Skip to content

This One Kitchen Habit May Be Making You Overeat, New Study Says

The good news is that you can turn it into a healthy habit.
FACT CHECKED BY Cheyenne Buckingham
chopping vegetables

The everyday task of preparing food or even watching others prep meals on a cooking show could increase how much you eat afterward, according to a study published in the journal Appetite.

Researchers recruited 80 women and assigned them to one of four groups: active food preparation of a cheese wrap, watching a video of someone making a cheese wrap, doing a distracting activity like coloring, and a control group. Afterward, all groups were asked to eat the wrap. (Related: 100 Easiest Recipes You Can Make).

They found that those who had been involved in making or watching the snack prep ate more than participants in the other two groups, and also expressed more hunger beforehand than the coloring and control participants.

The tendency to consume more could be a good thing, says the study's co-author, Jane Ogden, PhD, professor of health psychology at the University of Surrey in the UK. Although overeating would be a problem if you're making unhealthy foods or watching cooking shows of those kinds of foods—for example, a show like "Cake Boss" or "Cupcake Wars"—it would actually be beneficial if you're focused on making healthy meals.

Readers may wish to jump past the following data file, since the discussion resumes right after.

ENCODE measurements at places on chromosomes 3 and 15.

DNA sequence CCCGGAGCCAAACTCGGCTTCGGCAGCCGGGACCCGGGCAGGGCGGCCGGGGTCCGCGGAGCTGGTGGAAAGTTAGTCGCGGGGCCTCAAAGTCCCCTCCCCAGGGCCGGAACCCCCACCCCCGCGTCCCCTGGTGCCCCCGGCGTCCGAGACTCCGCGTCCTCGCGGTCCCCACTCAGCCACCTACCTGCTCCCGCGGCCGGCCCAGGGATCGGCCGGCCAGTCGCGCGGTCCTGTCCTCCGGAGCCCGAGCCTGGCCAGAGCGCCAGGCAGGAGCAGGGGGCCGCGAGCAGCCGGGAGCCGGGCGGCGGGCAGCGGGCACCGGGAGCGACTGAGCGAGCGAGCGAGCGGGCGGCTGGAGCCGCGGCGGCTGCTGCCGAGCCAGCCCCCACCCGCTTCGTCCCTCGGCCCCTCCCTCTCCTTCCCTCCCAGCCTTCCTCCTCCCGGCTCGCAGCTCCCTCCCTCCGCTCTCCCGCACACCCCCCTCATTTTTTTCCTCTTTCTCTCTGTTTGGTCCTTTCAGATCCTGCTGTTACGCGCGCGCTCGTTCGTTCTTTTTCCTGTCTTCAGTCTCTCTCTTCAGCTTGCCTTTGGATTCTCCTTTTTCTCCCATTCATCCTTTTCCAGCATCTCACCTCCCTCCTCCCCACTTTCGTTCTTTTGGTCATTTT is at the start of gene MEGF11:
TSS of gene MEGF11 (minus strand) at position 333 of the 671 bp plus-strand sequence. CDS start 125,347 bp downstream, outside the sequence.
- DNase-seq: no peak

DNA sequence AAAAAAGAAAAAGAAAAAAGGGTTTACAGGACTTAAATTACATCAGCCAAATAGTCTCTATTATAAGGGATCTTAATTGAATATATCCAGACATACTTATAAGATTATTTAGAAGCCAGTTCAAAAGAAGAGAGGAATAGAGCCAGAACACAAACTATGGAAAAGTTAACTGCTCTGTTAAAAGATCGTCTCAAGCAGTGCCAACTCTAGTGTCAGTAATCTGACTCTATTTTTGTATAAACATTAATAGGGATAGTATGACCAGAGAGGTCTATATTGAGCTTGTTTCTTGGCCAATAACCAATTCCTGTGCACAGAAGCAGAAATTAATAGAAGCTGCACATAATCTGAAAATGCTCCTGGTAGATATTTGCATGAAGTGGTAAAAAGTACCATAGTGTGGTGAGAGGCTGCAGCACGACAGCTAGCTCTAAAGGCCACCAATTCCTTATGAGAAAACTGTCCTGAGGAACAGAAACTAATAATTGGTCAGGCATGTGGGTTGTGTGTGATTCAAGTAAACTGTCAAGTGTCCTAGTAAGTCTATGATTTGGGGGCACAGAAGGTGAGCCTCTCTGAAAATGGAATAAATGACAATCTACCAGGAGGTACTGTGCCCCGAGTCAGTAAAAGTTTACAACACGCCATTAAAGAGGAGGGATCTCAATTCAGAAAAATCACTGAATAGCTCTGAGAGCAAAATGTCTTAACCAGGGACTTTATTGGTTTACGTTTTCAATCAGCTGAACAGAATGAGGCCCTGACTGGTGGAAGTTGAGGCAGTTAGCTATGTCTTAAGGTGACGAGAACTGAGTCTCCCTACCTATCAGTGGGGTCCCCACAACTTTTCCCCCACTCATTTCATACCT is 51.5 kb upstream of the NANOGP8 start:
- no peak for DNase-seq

For instance, you may be able to increase your consumption of beneficial foods like dark leafy greens, cruciferous vegetables, and fatty fish if you prepare them yourself, compared to having them in a frozen meal or takeout.

"This indicates there's a connection between attention and hunger, as well as food intake," says Ogden. "Both active food preparation and watching food being prepared resulted in increased motivation to eat. If you're looking to adopt healthier eating behavior, you can take advantage of this for better habits."

Another bonus, she adds, is that previous research indicates this works very well with children, which means getting them involved in meal prep—even with foods they claim to hate—can not only increase their motivation to eat them, but is also likely to make them try new foods.

That holds true for watching healthy cooking shows as well, in the same way, that it benefits adults. A study published last year in the Journal of Nutrition Education and Behavior found that kids are twice as likely to eat healthy foods if they watch shows where those foods are featured.

For more, be sure to check out 9 Eating Habits That Are Hurting Your Sleep, According to Doctors.

Elizabeth Millard
Elizabeth Millard is a freelance writer specializing in health, fitness, and nutrition. Read more
Filed Under